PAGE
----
Details
Date:

April 26

Time:

06:30 pm - 09:30 pm

Venue

Marlborough Pub & Theatre

4 Princes Street

Brighton, United Kingdom, BN2 1RD

FILM SCREENING
Trojan Horse / Rainbow Flag
Friday 26th April 2019
The Marlborough Pub & Theatre
6:30PM doors and bar, 7:00PM screening

Films about LGBTQI+ space by: Sam Ashby, Rob Crosse, Ian Giles, Mathew Parkin and Hannah Quinlan & Rosie Hastings

Free – booking recommended
http://www.marlboroughtheatre.org.uk/event/trojan-horse-rainbow-flag/

At a time when queer spaces are increasingly under threat from gentrification, Trojan Horse / Rainbow Flag is a programme of films and video works by LGTBQI+ artists exploring the historical significance, present urgency and future possibilities of queer spaces as sites of political resistance, community and desire.

“The Joiners Arm smelt, tasted, sounded and felt like freedom” Dan Glass, 2018

Curated by artist and filmmaker Ian Giles, the programme is presented by videoclub at The Marlborough Pub & Theatre. Departing from Giles’ newly commissioned film about the closure of the Joiners Arms pub and nightclub on Hackney Road, the programme features works by artists and peers: Sam Ashby, Rob Crosse, Mathew Parkin and Hannah Quinlan & Rosie Hastings. Supported by Arts Council England.

A publication featuring a text by Paul Clinton alongside the transcript from Giles’ film will be distributed at the screening.

Following the screenings there will be an informal discussion about queer spaces.

About the films

Within his filmmaking process, Ian Giles continues his employment of first-hand research, and participatory workshops as structures to produce a social network. By working directly with members of Friends of the Joiners Arms (a community campaign group), Giles’ film Trojan Horse/Rainbow Flag examines the campaign to save the Joiners Arms – an iconic LGBTQI+ space. The film’s title was inspired by campaigner Amy Roberts, when describing the cynical approach of property developers seeking to push through proposals to erase queer spaces by disingenuously claiming that their LGBTQI+ status would remain unchanged post-development. His films have been screened at MoMA PS1, New York and Stedelijk Museum, Amsterdam.

Sam Ashby’s The Colour of His Hair is based on an unrealised 1964 film script written by The Homosexual Law Reform Society – a British organisation that campaigned for the decriminalisation of male homosexual relations. Ashby’s film draws on oral histories and news clippings to create a crucial meditation on queer life before and after the UK partially legalised homosexuality in 1967. Sam’s film was co-funded by the BFI and Wellcome Trust and premiered at International Film Festival Rotterdam.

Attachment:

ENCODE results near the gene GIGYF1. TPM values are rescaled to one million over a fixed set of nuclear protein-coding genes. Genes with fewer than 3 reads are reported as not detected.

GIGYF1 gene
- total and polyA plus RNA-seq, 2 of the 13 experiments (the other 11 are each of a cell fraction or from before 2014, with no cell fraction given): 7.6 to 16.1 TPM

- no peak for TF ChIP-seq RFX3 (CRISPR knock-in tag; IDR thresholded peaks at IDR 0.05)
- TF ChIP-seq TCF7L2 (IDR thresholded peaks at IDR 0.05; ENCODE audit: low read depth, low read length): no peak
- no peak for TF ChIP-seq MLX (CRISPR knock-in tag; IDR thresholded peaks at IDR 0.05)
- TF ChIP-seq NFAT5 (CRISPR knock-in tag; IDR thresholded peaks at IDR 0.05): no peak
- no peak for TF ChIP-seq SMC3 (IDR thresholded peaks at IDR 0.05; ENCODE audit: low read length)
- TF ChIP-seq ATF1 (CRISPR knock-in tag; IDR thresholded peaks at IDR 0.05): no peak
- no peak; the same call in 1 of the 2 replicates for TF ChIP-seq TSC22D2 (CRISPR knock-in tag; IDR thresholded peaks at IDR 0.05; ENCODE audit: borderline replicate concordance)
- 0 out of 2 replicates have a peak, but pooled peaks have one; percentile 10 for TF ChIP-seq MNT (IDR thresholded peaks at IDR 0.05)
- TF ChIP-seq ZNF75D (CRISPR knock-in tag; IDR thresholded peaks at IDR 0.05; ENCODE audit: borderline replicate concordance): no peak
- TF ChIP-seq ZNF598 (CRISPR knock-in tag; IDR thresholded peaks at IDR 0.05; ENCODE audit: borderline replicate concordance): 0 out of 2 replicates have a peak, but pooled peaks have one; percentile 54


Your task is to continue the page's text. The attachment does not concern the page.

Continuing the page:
Rob Crosse’s Prime Time follows a group of older gay men as they travel together on an organised trip on a cruise ship. Crosse’s incisive eye sensitively follows the group on their journey, and the vast ocean is an omnipresence here too – adding to the sense that Prime Time is, more than anything, a vital meditation on the passing of time. His films have been shown at Jerwood Space, London and Grundy Art Gallery, Blackpool.

Mathew Parkin filmed Kake on a camcorder during visits to his lover’s farm in rural Scotland. The resulting work is intensely personal – a quietly yet all-pervasively erotic contemplation of queer rural life that invites us to recontextualise queer bodies beyond the usual urban centres that tend to dominate LGBTQI+ narratives. His work has been presented at Tramway, Glasgow and Grand Union, Birmingham.

Pink Room presents an empty gay bar drawn from Hannah Quinlan and Rosie Hastings’ self-compiled moving image archive – an urgent strategy of resistance against the gentrifying forces that are rapidly erasing the UK’s LGBTQI+ spaces. By filming spaces devoid of revellers, the artists reveal the complex visual language they employ in their self-representation as gay. Their work has been exhibited at the Whitechapel Gallery, London and the 15th Venice Architecture Biennale.

.